What are you doing in isolation?

This period of isolation has made me incredibly productive. I have taken to hardcore skin care, completing my assignments, and relaxing my mind with good music. I have been looking for journals to publish my research paper in and also been researching various colleges for my Master’s after my undergraduate career. This pandemic has made me realize the importance of self-care. I’m sad it had to take a pandemic to make me realize that. I guess it’s just one way in which I’m keeping myself optimistic.

How have you been helping your family or community during this time?

I usually spend time with my grandfather, who watches the news all day. I feel the smallest of things can help the community right now, so I make it a point to wash my hands every 2 hours and help in cleaning the house as much as I can. My mother got face masks for everyone, so we make sure everyone is cautious. I’m also actively sharing articles on ‘Myths about Coronavirus.’ It’s extremely important for people around me to have the correct information and awareness about what is going on in order to handle the situation effectively.

How have you been able to continue your work with Girl Up and stay connected to Girl Up Club members?

Girl Up Jhilmil has taken to a lot of online activities. We have constantly been conducting social media campaigns on our page for the March Storytelling Challenge. We have also been raising funds for Girl Up Against Violence on our fundraising portal. We have received Rs 18,000 so far! Our goal is to collect Rs 30,000 or more and we are working very hard in that direction. New ideas are also being formulated to activities on our WhatsApp groups. We have also been talking about how quarantine is working out for all of us. Our Club acts as a portal for all of us to vent when we need to.

Anel, 18 – Villahermosa, Tabasco, Mexico (Girl Up VHSA First)

How’s it going? How are you feeling?

I’m doing kind of fine, I miss my friends and going to school. This week, I have exams and evidences (bigger activities) and some of them are in teams and it’s kind of harder to do.

What are you doing in isolation?

I wish I had a little bit of more free time to do things for fun, but I have a lot of homework and classes.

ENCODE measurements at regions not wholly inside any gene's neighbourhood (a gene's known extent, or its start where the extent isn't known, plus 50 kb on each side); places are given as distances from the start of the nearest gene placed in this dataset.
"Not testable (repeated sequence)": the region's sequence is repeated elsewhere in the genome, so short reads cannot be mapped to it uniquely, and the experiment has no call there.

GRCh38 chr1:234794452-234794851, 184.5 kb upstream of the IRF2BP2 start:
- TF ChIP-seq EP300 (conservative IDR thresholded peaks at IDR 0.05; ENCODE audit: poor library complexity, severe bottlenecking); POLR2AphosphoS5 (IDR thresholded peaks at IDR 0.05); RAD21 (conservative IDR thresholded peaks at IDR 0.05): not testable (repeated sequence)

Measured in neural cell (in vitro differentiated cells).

How have you been helping your family or community during this time?

I think I’m not helping a lot but I feel that staying at home helps my father to stay safe from all of this.

How have you been able to continue your work with Girl Up and stay connected to Girl Up Club members?

I am able to stay in contact through Whatsapp and the Instagram page.

Aisha, 17 – Fortaleza, Ceará, Brasil (Girl Up De Mãos Dadas)

What’s it like in your city? 

We are all quarantined. My aunt is a teacher and got in touch with someone sick, so she may be sick and we live together, so she can infect me at any time. Schools are officially stopped. So have the offices. People are being fired. The president released the suspension of salary. Many people still work, even though it is against the law for fear of losing their jobs. My mom works and we live together too so it’s like chaos. Nobody respects the quarantine. Many because they don’t want to, many because they can’t.

How’s it going? How are you feeling?

I don’t know how I am. I was always homely. I felt pressured by the school. I wanted time at home. But that was before, you know? I am part of the risk group, so I now have orders to be home. If all was well, I would probably be home. But I would have the choice to be home. Now I do not have a choice. And despite taking care of myself so much, depriving me of going out, taking all necessary hygiene procedures, I can get infected at any time. It’s like walking on eggshells.

What are you doing in isolation?

I’m trying to organize everything for six months by project and posting things on De Mãos Dadas’s Instagram. I don’t want to stop activities, but it is difficult when everyone is far away just at the time that face-to-face activities would return. Other than that, I read books about feminism and I exercise every day.

How have you been helping your family or community during this time?

I have been sharing online sustainable methods and, as I am a nursing technician, making myself available to check blood pressure, apply insulin, measure blood glucose and help them with medication, since the nearest basic public health unit is being used for coronavirus cases.

How have you been able to continue your work with Girl Up and stay connected to Girl Up Club members?

I am active on social networks making posts of content that we would usually talk about in the activities and watching the Girl Up content daily. I’m new here, so I’m trying to get used to it.

Share

Give to Girl Up

Your support of our girl changemakers means Girl Up can continue to work toward a world where girls have equal value, opportunity, and the chance to reach their fullest potential. You can make a difference in the life of a girl by donating today.

How to Get Involved

All around the world, our network of a million supporters is mobilizing for gender equality. Will you stand with us?

  1. (close shot) a girl with big glasses on and a big smile
    Give

    Donate or partner with us to mobilize changemakers everywhere.

    Ways to Support
  2. a phone is holding an iPhone and looking down at her phone
    Get Social

    Follow us on Instagram.

    Follow Us
  3. a girl who is looking down and using her finger to scrolling the phone
    Subscribe

    Sign up to get the latest news and happenings in Girl Up’s movement.

    Subscribe
  4. a girl with big smile on her face wearing Gril Up t-shirt (close shot)
    Join our Movement

    Join tens of thousands of changemakers from 120 countries and all 50 U.S. states.

    Start a Club
  5. two girls are smiling and writing down notes and sharing a laptop
    Explore the Issues

    All issues are gender equality issues.

    Learn More
  6. Ayanna Pressley speaking on the #girlhero event
    Upcoming Events

    Get involved at an event near you.

    Learn More

Close Overlay